Are you playing your new guitar as a hobby or are you using it to teach lessons in the community?
Most people take up hobbies for personal enjoyment, not to make a profit. Sometimes, however, the line between hobbies and businesses isn’t clear-cut. According to a news release, there are several different factors people should consider when making the determination and the IRS provides resources to help.
The following information is available on IRS.gov to help a taxpayer determine if their hobby qualifies as a business:
- Business Activities
- People should know if their pastime is a hobby or a business
- Earning side income: is it a hobby or a business?
Key Questions to Consider
Is the activity conducted like a business?
- Does the taxpayer maintain complete and accurate books and records?
- Does the taxpayer do the activity in the same way as similar profitable activities?
Does the taxpayer change their methods of operation to improve profitability?
- Does the taxpayer advertise or promote the activity?
- Does the taxpayer work to secure suppliers or products necessary for the activity?
What is the taxpayer’s or their advisors’ expertise in the activity?
- Has the taxpayer, or their advisors, prepared for the activity by extensive study of its accepted business, economic, and scientific practices?
- Does the taxpayer follow the accepted business practices or advice of experts when they pursue the activity?
Is the activity the primary source of income for the taxpayer?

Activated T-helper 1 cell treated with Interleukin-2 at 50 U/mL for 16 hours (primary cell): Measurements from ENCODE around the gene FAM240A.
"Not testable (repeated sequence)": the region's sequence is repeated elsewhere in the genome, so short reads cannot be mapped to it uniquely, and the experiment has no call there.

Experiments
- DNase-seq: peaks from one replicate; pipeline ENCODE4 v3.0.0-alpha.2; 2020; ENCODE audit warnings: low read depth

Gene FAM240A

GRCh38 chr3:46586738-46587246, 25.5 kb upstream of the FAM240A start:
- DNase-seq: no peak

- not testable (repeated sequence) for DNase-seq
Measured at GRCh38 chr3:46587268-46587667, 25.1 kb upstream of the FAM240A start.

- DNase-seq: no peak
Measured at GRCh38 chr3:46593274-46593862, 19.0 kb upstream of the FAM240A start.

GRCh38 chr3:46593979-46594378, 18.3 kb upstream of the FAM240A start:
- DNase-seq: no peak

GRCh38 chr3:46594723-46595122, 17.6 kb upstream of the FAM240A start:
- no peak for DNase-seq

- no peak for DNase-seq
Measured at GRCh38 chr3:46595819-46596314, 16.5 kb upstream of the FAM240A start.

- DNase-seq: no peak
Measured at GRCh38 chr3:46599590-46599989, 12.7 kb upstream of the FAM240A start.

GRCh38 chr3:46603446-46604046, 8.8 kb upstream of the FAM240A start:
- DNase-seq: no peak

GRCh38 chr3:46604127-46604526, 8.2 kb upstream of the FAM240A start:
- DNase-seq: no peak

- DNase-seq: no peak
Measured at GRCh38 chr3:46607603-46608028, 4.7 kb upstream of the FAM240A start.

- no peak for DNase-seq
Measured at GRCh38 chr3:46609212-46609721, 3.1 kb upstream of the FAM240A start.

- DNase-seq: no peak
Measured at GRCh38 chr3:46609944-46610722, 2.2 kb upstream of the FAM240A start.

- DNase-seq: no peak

- Does the taxpayer spend much of their time and effort on the activity, particularly if the activity does not have personal or recreational aspects?
- Has the taxpayer pursued the activity full-time or part-time?
- Does the taxpayer employ competent and qualified persons to perform the activity?
Has the taxpayer made or expected to make a profit?
- Has the taxpayer engaged in similar activities in the past and converted them from unprofitable to profitable enterprises?
- Does the taxpayer intend to profit from appreciation in the value of assets, such as land, used in the activity?
Is the activity profitable in some years?
- Does the taxpayer occasionally have a small profit from the activities that are offset by large investments they have made or suffering large losses?
- Has the taxpayer made a substantial profit from the activity?
- Could the activity earn a substantial ultimate profit in a highly speculative venture?
Do any losses from the activity fall beyond the taxpayer’s control or are they normal in the startup phase of their type of business?
- Do the taxpayer’s losses continue beyond the period necessary to bring their activity into profitable status?
- Are the taxpayer’s losses because of things beyond their control, like drought, disease, fire, theft, weather damages, or depressed market conditions?
- Has the taxpayer had a series of years in which they made a profit?
Does the activity have elements of personal pleasure or recreation?
- Does the taxpayer have personal motives for doing an activity, especially where there are recreational or personal elements involved?
- Does the activity lack appeal other than profit?
Claiming Profits and Losses
If taxpayers aren’t trying to make a profit with their hobby, business, or investment activity, they can’t use a loss from the activity to offset other income. The limit on not-for-profit losses applies to individuals, partnerships, estates, trusts, and S corporations. It doesn’t apply to corporations other than S corporations, according to the news release.
If a taxpayer receives income from an activity that is carried on with no intention of making a profit, they must report the income they receive on Schedule 1 (Form 1040), line 8.